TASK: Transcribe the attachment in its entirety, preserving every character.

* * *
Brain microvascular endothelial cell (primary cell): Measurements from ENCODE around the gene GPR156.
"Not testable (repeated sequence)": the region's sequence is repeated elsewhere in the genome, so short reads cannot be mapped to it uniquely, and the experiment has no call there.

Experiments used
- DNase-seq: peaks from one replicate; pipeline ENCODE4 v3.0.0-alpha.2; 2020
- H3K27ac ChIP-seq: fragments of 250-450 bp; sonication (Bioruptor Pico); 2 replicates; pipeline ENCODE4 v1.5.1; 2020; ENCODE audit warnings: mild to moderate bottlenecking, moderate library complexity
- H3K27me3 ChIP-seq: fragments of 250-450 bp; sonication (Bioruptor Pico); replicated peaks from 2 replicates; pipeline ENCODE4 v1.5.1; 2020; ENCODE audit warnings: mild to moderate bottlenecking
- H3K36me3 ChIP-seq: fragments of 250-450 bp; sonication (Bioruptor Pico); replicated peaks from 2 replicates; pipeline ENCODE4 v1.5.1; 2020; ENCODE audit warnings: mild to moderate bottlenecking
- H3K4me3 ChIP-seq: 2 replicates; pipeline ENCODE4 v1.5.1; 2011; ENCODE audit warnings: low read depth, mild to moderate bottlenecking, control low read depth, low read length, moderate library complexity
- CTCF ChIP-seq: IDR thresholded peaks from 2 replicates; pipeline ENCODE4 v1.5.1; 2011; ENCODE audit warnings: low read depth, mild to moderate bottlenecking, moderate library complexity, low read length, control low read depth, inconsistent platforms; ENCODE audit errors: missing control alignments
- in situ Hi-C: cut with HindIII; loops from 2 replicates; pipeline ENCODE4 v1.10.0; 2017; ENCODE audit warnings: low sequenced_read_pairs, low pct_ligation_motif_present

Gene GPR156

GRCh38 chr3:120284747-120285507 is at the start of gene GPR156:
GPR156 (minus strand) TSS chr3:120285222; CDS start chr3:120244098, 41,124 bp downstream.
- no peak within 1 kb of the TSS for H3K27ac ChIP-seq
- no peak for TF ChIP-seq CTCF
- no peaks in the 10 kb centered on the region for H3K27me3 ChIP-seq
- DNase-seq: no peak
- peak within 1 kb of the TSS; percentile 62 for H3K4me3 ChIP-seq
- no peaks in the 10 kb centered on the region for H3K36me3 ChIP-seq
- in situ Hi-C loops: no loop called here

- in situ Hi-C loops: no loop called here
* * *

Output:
Brain microvascular endothelial cell (primary cell): Measurements from ENCODE around the gene GPR156.
"Not testable (repeated sequence)": the region's sequence is repeated elsewhere in the genome, so short reads cannot be mapped to it uniquely, and the experiment has no call there.

Experiments used
- DNase-seq: peaks from one replicate; pipeline ENCODE4 v3.0.0-alpha.2; 2020
- H3K27ac ChIP-seq: fragments of 250-450 bp; sonication (Bioruptor Pico); 2 replicates; pipeline ENCODE4 v1.5.1; 2020; ENCODE audit warnings: mild to moderate bottlenecking, moderate library complexity
- H3K27me3 ChIP-seq: fragments of 250-450 bp; sonication (Bioruptor Pico); replicated peaks from 2 replicates; pipeline ENCODE4 v1.5.1; 2020; ENCODE audit warnings: mild to moderate bottlenecking
- H3K36me3 ChIP-seq: fragments of 250-450 bp; sonication (Bioruptor Pico); replicated peaks from 2 replicates; pipeline ENCODE4 v1.5.1; 2020; ENCODE audit warnings: mild to moderate bottlenecking
- H3K4me3 ChIP-seq: 2 replicates; pipeline ENCODE4 v1.5.1; 2011; ENCODE audit warnings: low read depth, mild to moderate bottlenecking, control low read depth, low read length, moderate library complexity
- CTCF ChIP-seq: IDR thresholded peaks from 2 replicates; pipeline ENCODE4 v1.5.1; 2011; ENCODE audit warnings: low read depth, mild to moderate bottlenecking, moderate library complexity, low read length, control low read depth, inconsistent platforms; ENCODE audit errors: missing control alignments
- in situ Hi-C: cut with HindIII; loops from 2 replicates; pipeline ENCODE4 v1.10.0; 2017; ENCODE audit warnings: low sequenced_read_pairs, low pct_ligation_motif_present

Gene GPR156

GRCh38 chr3:120284747-120285507 is at the start of gene GPR156:
GPR156 (minus strand) TSS chr3:120285222; CDS start chr3:120244098, 41,124 bp downstream.
- no peak within 1 kb of the TSS for H3K27ac ChIP-seq
- no peak for TF ChIP-seq CTCF
- no peaks in the 10 kb centered on the region for H3K27me3 ChIP-seq
- DNase-seq: no peak
- peak within 1 kb of the TSS; percentile 62 for H3K4me3 ChIP-seq
- no peaks in the 10 kb centered on the region for H3K36me3 ChIP-seq
- in situ Hi-C loops: no loop called here

- in situ Hi-C loops: no loop called here